Dr. Gilda on Grieving
7 Emotions to Grief Relief
Dr. Gilda Carle

Grief occurs when there is loss. Loss can occur through death, divorce, or even job dismissal. But as horrible as it seems, loss is a natural part of living.

We may occasionally lose our wallets. We will eventually lose our parents. Many trees are certain to lose their leaves.

Judith Viorst's classic book, "Necessary Losses," detailed how vital loss is to the life cycle, and how the passing of the author's own beloved sister to cancer made her grow in very surprising ways.

But to grow and heal, we must deal. And dealing requires immersing yourself in the muck of sorrow, muddling through the darkness of confusion and dismay, and recognizing that the comfortable and predictable equilibrium you once enjoyed has come to a screeching halt. Woefully, not only must you come to grips with the emptiness you now feel, but you must also devise a new life plan devoid of what--and who--you once had.

According to the Pew Research Center, 9 days after the September 11th attacks on New York and Washington, 70 percent of Americans polled experienced symptoms of depression. Suddenly, life had changed . . . and people could not cope. A traumatic, life-threatening event, such as war, assault, rape, an accident, or a natural disaster can wreak havoc on a person's emotional state.

    Symptoms of psychic infection involve sleeplessness, irritability, inappropriate anger, difficulty concentrating, exaggerated startle responses, even in things as benign as a car's backfiring, illusions, hallucinations, disassociation (the loss of awareness of time or surroundings), or a host of physiological responses, from dilated pupils, to perspiration, to a racing heart, to shortness of breath.

Traumatic memories can become so anxiety-provoking that victims are unable to regulate their emotional responses, and the physiological reactions that accompany them overpower their lives.

Experiencing any or many of these symptoms suggests a need for treatment, but sometimes symptoms don't appear until weeks, or months, or even years later. Six months after the Oklahoma City bombing, 1/3 of those directly exposed to the attack were still suffering from aftereffects.

When symptoms last for less than 30 days, the diagnosis is usually acute stress disorder, or A.S.D. But if symptoms persist for a longer period of time, the diagnosis can be post-traumatic stress disorder, or P.T.S.D. Dr. John Wilson, director of the Forensic Center for Traumatic Stress and P.T.S.D. in Cleveland, calls P.T.S.D. "one of the main psychiatric disorders studied around the world." It shows itself through intense feelings of fear, horror, or helplessness. Curiously, not everyone faced with such an event suffers P.T.S.D., and, although it is not entirely understood why some people are emotionally vulnerable while others are not, symptoms can often be traced back to old traumatic wounds that have never been managed.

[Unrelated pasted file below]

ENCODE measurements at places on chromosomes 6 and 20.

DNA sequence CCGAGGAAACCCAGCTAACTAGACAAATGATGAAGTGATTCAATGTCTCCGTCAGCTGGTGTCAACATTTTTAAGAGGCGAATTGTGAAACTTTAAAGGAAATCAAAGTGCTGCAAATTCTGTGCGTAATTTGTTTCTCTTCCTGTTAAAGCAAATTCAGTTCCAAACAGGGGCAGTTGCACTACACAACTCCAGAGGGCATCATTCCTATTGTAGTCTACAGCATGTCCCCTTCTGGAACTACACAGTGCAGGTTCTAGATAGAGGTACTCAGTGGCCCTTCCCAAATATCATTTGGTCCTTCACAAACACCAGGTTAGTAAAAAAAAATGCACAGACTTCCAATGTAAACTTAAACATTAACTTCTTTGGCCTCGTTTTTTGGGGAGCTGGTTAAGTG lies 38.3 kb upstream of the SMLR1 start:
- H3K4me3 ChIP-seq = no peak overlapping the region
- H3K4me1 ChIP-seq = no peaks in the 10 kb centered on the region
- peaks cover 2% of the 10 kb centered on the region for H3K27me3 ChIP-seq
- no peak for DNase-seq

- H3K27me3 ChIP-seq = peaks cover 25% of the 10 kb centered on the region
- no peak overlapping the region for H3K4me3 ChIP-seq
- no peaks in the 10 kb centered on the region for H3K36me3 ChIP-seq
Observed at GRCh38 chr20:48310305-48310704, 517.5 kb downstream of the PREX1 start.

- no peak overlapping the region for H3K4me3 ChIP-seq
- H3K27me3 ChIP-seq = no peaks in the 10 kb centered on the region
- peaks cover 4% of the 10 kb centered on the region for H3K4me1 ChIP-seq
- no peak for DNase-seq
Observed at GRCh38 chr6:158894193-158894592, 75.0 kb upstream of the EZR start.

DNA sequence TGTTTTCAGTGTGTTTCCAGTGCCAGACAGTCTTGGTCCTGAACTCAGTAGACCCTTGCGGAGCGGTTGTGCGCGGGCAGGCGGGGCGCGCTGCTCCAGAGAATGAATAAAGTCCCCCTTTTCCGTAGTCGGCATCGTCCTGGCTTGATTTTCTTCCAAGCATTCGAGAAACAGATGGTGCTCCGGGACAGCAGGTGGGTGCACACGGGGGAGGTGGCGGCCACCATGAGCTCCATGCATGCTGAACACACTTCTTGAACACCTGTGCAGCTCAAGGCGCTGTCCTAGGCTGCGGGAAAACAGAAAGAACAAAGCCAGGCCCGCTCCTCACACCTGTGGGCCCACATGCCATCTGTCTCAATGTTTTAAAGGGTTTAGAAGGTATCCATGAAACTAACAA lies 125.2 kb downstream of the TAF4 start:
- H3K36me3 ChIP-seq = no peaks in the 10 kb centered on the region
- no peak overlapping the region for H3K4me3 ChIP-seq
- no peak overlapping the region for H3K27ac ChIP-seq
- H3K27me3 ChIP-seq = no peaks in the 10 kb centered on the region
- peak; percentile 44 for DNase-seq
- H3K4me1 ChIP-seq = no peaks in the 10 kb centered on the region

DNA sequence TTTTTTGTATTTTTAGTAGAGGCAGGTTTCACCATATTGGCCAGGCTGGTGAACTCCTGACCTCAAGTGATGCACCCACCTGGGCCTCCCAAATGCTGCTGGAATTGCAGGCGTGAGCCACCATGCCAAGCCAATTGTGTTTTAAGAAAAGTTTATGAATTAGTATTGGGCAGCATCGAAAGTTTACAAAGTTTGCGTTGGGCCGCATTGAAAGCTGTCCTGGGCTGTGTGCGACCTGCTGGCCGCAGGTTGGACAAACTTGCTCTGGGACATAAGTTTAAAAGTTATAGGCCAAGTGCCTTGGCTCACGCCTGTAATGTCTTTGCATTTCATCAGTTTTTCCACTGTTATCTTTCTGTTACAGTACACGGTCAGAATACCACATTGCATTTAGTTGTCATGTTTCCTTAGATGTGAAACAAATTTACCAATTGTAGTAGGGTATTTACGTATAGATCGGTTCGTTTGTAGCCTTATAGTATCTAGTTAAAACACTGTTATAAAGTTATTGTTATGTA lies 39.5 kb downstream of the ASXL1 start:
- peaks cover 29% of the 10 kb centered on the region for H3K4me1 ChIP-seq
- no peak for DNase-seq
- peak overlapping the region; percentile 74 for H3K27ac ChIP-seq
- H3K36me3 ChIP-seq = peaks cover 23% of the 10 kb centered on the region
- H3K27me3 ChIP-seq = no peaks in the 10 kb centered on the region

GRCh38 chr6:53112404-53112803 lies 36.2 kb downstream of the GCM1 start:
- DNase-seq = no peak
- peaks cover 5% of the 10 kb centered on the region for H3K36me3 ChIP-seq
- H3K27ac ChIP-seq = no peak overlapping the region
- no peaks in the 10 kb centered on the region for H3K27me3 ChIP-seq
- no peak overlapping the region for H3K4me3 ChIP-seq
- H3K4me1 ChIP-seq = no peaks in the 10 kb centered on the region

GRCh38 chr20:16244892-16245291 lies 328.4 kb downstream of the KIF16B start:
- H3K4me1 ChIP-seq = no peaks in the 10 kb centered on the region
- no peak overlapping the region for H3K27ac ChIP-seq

In a perfect world, before dealing with new trauma, previous injuries should heal. Further, findings from Ohio State University and the University of Amsterdam suggest that when subjects feel they can take an active role in shaping the consequences of their recovery, their return to health is quicker. It is, therefore, suggested that sufferers adapt a "take charge" stance, even if they are relatively passive. Such stand-up resilience recently showed itself when the "I love New York" logo from the 70's became the more assertive scream of "I AM New York." Israeli psychologist, Alon Gratch, advises people to make terrorism a fact of life, not a way of life. Clarissa Pinkola Estes, author of "Women Who Run with the Wolves," reminds us to remain self-assured to stave off the terrorists' real objective, which is not as much to kill as it is to create psychic trauma.